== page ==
Romare's debut LP, Projections, is a perfect fit as the newest fixture on the ever-eclectic Ninja Tune label. Taking his name from Romare Bearden, an American artist fluent in collage work, Romare's latest, Projections, follows a similar frequency — playing with mediums, bridging genres and celebrating elements from all corners of the music spectrum. His deft-handed, inconspicuous approach is why it works, almost coming across as a skilled weaving of a Late Night Tales compilation, the track and style shifts so seamless that you don't realize until midway through the album that it sounds markedly different from the beginning.
Romare Bearden was an artist and musician who chronicled African-American life and culture during the jazz age. Romare is an artist and musician who has adopted Bearden’s collagist approach and uses it to fuse decades of African-American musical styles into a format familiar to modern dancefloors. It’s an album full of warmth: Rainbow pairs a snatch of smoky, soulful vocal with the groove of old garage house; Roots mixes an ecstatic piano hook with African drum loops and a sample of Malcolm X.
What do a London-based electronic music producer and the Afrocentric American cultural movement of the ‘20s known as the Harlem Renaissance have in common? Glad you asked. Romare the producer takes his stage name from Romare Bearden, the African-American painter who was a part of said Harlem Renaissance, along with the writer Langston Hughes, the activist W.E.B. Du Bois, and many others.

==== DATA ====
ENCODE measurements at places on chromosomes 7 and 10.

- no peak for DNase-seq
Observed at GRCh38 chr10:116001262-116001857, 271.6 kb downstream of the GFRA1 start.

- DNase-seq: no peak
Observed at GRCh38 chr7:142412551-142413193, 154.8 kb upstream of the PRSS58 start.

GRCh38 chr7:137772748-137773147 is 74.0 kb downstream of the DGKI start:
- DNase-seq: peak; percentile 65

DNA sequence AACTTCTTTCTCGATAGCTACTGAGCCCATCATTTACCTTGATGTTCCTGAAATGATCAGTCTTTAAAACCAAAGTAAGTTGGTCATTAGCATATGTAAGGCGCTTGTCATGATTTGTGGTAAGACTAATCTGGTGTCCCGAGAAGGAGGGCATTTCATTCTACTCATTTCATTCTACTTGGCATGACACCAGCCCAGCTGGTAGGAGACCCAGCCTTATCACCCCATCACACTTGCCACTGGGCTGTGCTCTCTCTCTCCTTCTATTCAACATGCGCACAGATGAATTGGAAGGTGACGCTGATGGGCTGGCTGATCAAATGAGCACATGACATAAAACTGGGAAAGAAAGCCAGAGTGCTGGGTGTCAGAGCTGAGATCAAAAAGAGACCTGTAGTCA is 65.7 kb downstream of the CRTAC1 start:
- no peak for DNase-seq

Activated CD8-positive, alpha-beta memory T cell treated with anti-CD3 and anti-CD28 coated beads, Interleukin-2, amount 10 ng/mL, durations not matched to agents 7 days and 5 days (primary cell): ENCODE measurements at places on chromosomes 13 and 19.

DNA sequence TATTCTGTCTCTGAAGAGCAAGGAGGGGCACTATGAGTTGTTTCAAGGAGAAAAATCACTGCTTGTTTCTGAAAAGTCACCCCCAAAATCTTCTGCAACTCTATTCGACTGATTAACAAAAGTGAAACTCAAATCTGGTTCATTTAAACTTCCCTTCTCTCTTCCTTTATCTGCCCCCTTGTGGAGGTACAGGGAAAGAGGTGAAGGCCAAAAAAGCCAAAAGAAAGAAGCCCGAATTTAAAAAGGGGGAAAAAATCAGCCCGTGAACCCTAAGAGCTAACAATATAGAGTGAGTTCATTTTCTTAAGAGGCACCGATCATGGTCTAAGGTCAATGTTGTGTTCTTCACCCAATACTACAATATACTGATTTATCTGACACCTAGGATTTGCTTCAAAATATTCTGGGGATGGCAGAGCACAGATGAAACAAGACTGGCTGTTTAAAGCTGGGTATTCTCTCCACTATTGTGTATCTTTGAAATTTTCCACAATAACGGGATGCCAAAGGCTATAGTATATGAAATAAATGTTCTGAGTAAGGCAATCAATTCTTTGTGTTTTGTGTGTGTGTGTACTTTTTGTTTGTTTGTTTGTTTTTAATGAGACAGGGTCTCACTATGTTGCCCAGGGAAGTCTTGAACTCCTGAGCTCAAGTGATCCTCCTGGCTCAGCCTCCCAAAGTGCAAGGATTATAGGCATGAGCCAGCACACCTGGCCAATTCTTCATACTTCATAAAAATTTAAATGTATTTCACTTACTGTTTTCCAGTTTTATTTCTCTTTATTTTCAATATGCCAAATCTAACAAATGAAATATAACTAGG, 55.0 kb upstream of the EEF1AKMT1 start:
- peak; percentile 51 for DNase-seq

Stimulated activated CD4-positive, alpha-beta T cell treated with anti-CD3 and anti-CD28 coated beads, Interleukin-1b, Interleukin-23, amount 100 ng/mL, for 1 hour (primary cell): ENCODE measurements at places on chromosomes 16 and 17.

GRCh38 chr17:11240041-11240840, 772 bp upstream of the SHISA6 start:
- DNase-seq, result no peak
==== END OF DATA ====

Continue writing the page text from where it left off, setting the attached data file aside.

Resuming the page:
"I wanted to make a sort of musical essay," Romare has said of his productions, "where the samples would act like footnotes and convey a particular theme to the listener. " A white London-based producer who has spent time in Paris, Archie Fairhurst approaches his subject matter—black, particularly African American, culture—with the detached authority of an academic. His name references the African American artist Romare Bearden, whose collages depicted the turbulence of black American life before, during and after the Civil Rights Movement.
Going by the absence of levity in the way he presents himself and his work, Archie Fairhurst evidently has an angle on appropriation that is less crass than that of countless European dance music producers (the misleadingly named Amsterdam duo Detroit Swindle, for two). Indeed, Fairhurst studied African-American visual culture and boldly, or perhaps crazily, took the name Romare -- after the exceptional artist, author, and songwriter Romare Bearden -- as a way to pay tribute and signify his own collagist method. EPs released on Black Acre in 2012 and 2013 were packaged in sleeves featuring predominantly black casts of figures like Malcolm X, Miles Davis, Pam Grier, and -- huh! -- James Ingram.